Sunday, March 21 - HAMILTON, BERMUDA

Monday, March 22 - Thursday, March 25 - DAYS AT SEA

Friday, March 26 - HORTA (AZORES), PORTUGAL

Far adrift, in the Atlantic's vast sweep, Horta serves as a welcoming island respite for some truly epic clean voyages. One of the most westerly parts of Europe, these Portuguese islands lie a full 1,100 miles from the coast of the mainland. The bustling marina here serves as the perfect stopover and a welcome respite for tired sailors and yachts embarking on transatlantic crossings. The colorful harbor is decorated with a multicolored patchwork of their stories and flags, and adding to this massive, evergrowing mural is said to offer sailors protection while out on the seas. While Horta's clientele may come and go with the waves, there's nothing transient about the stunning volcanic cones and soaring wildflower-splashed hills that mei up this beautiful Atlantic island pit-stop. Horta is the main city, and a charming welcome to dry land, as you step onto the pentagon-shaped island of Faial. On the frontier of continents, the violent meeting of the European and North American tectonic plates forged this beautiful archipelago - and the rich volcanic scenery here is ripe for exploration and adventure. The busy harbor lies before the dramatic backdrop of the neighboring Pico Island's cloud-wisped peak - head up to Espalamaca Lookout for the best view of Horta's busy harbor and islands emerging nearby. Horta has a grand volcanic caldera of its own, and you can journey up through threads of cloud, to look down into the island's immense, bowl-shaped crater. The Lighthouse of Ponta dos Capelinhos is an island icon, having survived 4957's dramatic eruption. It now occupies a scenic location on a headland, surrounded by vast swathes of charred land, which were churned out from the depths.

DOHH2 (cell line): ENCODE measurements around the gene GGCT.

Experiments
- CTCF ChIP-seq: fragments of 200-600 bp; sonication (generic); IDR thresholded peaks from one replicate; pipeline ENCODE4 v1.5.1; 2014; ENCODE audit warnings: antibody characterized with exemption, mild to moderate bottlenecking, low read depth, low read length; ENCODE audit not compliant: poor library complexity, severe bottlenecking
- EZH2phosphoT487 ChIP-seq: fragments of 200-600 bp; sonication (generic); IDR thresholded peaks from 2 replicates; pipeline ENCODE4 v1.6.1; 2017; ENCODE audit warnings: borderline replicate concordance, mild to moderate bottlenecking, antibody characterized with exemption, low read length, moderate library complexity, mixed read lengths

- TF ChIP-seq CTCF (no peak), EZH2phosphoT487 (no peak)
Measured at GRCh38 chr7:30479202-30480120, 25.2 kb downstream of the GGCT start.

Saturday, March 27 - PONTA DELGADO, PORTUGAL

Providing a gorgeous green welcome to sailors venturing on the long journey across the Atlantic, Ponta Delgada's shoreline is a reassuring sight, as it emerges into view. Sat on Sao Miguel Island, the largest of Portugal's Azores islands - which wait on an outpost of western Europe, some 1,100miles from the mainland. Ponta Delgada is the island's largest city, and a place of spectacular volcanic vistas, steaming hot springs and impressive landscaped gardens. The city's signature trio of arches welcomes you to Ponta Delgada and its island of verdant volcanic contrasts. Wander between monochrome churches like the Gothic Church of St. Sebastian, and up to the Convent and Chapel of Our Lady of Hope - which houses the revered icon of Christ that is paraded through the streets annually, and believed to have miraculous powers by locals. Or, head for beaches offering sanctuary on charcoal-colored sands, or the tropical Antonio Borges Botanical Gardens, where tropical plants add extra shades to the Green Island's scenery. Now extinct, the mighty Caldeira das Sete Cidades is a truly awe-0inspiring sight - and the colossal collapsed volcanic caldera blooms with lush greenery and scattered wildflowers. The vast crater has been taken over by a glowing, picturesque lake, which reflects the blue sky above. A full three miles wide - and with a circumference of eight miles - it's a vast panorama to take in. The Lagoa de Fogo - or Lake of Fire - is another of the island's calderas - rise up to see the crumpled scenery encasing a beautiful lake. Sao Miguel Island's geothermal activity has practical uses too, and you can harness the powers to unwind any tired muscles after a long day, by sinking into the hot springs of Poca Da Dona.